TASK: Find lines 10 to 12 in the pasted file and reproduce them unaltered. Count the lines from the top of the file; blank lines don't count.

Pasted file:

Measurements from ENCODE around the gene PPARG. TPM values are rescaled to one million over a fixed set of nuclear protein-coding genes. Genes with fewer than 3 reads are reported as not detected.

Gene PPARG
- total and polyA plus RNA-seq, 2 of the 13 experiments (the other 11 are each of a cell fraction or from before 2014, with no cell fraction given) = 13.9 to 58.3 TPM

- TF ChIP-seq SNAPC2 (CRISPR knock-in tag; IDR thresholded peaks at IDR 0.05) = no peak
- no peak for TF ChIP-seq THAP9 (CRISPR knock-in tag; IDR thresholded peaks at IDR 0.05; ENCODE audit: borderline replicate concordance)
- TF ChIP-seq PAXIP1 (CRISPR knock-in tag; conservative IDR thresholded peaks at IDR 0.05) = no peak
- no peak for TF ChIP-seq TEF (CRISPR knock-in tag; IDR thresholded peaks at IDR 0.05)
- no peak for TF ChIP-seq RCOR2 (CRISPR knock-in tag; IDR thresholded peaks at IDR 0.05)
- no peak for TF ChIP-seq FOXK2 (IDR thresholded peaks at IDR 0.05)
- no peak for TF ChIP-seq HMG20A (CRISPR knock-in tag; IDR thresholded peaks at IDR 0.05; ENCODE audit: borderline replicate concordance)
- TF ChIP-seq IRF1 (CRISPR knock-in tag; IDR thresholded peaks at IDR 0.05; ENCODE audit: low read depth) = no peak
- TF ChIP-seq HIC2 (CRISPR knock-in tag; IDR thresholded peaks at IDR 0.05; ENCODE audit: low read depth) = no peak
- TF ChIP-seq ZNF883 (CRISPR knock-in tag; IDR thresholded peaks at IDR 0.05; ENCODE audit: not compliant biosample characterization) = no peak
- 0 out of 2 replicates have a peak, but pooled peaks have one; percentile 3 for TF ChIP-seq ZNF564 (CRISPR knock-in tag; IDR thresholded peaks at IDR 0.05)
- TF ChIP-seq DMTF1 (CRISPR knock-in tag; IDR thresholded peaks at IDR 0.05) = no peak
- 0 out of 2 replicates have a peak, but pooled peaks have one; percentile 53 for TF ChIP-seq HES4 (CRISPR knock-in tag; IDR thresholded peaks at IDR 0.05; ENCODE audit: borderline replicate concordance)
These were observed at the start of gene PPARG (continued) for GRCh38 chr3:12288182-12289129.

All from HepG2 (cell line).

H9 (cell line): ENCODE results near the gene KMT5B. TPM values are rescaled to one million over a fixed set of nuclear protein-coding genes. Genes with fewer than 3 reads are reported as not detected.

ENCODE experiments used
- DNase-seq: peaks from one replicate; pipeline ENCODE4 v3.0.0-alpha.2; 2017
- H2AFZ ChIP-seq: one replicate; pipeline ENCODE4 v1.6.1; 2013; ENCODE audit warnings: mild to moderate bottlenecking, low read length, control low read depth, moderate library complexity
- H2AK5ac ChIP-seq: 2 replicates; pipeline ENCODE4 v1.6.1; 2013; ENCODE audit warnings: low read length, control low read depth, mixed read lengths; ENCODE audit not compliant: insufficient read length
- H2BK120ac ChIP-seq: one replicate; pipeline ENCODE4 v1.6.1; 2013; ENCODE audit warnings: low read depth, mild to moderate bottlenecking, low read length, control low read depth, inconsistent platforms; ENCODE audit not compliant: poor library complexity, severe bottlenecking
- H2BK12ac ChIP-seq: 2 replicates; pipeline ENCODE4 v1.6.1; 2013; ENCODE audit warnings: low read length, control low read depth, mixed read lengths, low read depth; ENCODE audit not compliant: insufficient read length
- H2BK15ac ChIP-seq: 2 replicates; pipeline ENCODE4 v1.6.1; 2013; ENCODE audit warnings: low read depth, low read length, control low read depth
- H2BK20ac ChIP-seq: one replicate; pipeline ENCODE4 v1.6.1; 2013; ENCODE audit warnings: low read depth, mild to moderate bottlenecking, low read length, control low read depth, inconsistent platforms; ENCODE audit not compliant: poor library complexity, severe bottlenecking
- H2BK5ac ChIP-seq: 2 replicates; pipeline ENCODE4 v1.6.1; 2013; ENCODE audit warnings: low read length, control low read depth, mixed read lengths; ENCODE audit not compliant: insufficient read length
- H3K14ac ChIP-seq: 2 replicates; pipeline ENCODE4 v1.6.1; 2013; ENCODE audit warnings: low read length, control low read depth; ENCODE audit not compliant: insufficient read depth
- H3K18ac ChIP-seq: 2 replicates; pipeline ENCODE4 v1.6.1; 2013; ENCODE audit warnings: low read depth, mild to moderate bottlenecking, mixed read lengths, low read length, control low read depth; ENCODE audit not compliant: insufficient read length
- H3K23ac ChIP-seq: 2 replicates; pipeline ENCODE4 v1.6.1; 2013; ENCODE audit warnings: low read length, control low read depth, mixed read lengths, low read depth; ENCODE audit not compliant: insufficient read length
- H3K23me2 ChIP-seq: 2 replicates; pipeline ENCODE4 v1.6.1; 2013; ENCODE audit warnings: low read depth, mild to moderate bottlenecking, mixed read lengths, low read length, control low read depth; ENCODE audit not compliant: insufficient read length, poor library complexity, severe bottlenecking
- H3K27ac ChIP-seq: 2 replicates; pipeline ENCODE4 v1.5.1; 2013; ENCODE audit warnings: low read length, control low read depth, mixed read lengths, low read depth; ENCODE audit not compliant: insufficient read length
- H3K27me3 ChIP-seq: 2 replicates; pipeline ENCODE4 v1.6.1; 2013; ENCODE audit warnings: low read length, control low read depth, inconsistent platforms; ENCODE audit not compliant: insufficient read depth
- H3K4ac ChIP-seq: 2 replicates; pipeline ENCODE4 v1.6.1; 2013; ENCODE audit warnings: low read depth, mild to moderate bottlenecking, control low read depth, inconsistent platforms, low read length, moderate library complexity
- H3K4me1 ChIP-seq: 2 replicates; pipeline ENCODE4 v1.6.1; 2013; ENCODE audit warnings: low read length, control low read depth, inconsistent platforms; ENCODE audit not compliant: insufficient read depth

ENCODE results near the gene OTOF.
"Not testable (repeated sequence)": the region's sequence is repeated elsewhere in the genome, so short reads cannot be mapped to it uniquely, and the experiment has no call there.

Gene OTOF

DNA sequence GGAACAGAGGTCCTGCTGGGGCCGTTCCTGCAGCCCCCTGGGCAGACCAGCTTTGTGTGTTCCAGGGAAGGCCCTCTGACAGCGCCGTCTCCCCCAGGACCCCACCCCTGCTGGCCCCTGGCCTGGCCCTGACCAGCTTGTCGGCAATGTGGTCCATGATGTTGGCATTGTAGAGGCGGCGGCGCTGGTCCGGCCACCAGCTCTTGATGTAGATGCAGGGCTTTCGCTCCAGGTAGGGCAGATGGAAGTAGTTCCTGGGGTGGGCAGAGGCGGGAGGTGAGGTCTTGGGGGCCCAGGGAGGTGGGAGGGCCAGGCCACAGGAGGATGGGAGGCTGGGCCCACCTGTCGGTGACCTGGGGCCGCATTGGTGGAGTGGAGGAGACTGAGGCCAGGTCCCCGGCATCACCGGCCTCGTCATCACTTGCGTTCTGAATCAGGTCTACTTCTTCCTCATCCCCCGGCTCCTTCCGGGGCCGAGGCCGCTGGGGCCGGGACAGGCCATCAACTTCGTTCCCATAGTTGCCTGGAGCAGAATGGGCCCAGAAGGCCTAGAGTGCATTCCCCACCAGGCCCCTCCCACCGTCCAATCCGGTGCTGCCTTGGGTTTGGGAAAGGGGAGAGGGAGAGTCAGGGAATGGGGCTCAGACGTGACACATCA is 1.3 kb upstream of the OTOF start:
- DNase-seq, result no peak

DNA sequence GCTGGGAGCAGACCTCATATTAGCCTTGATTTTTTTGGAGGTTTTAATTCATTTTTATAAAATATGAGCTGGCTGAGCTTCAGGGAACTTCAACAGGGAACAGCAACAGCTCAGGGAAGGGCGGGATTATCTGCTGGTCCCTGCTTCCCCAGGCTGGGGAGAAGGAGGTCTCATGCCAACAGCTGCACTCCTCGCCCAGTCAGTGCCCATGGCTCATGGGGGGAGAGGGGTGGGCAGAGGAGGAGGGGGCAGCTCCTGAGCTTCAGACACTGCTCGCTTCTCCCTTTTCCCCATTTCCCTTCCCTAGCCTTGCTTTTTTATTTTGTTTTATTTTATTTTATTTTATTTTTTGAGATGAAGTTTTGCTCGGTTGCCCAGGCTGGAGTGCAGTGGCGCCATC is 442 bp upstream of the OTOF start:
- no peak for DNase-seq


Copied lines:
- no peak for TF ChIP-seq HMG20A (CRISPR knock-in tag; IDR thresholded peaks at IDR 0.05; ENCODE audit: borderline replicate concordance)
- TF ChIP-seq IRF1 (CRISPR knock-in tag; IDR thresholded peaks at IDR 0.05; ENCODE audit: low read depth) = no peak
- TF ChIP-seq HIC2 (CRISPR knock-in tag; IDR thresholded peaks at IDR 0.05; ENCODE audit: low read depth) = no peak